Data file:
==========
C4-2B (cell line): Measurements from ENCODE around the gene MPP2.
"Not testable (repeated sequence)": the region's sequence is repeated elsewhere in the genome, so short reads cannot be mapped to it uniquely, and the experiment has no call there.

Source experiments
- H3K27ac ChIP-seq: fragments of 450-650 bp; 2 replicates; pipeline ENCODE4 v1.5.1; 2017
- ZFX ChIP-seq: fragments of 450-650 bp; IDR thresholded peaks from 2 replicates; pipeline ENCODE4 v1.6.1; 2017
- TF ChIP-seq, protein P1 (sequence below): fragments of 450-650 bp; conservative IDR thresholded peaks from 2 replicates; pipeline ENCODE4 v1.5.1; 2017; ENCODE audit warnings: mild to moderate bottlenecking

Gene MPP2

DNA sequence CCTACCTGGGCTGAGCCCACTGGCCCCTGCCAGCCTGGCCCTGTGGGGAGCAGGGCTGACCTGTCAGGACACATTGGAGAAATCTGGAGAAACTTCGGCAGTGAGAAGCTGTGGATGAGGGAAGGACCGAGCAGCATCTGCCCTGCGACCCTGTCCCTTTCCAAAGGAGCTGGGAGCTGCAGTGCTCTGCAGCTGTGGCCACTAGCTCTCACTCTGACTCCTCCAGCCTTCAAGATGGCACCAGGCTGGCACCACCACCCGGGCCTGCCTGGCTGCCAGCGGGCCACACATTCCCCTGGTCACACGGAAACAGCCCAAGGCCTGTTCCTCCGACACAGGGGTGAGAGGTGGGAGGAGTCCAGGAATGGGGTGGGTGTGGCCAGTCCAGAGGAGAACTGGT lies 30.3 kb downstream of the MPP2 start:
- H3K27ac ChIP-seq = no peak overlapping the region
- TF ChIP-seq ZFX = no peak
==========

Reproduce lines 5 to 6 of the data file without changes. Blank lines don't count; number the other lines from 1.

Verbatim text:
- ZFX ChIP-seq: fragments of 450-650 bp; IDR thresholded peaks from 2 replicates; pipeline ENCODE4 v1.6.1; 2017
- TF ChIP-seq, protein P1 (sequence below): fragments of 450-650 bp; conservative IDR thresholded peaks from 2 replicates; pipeline ENCODE4 v1.5.1; 2017; ENCODE audit warnings: mild to moderate bottlenecking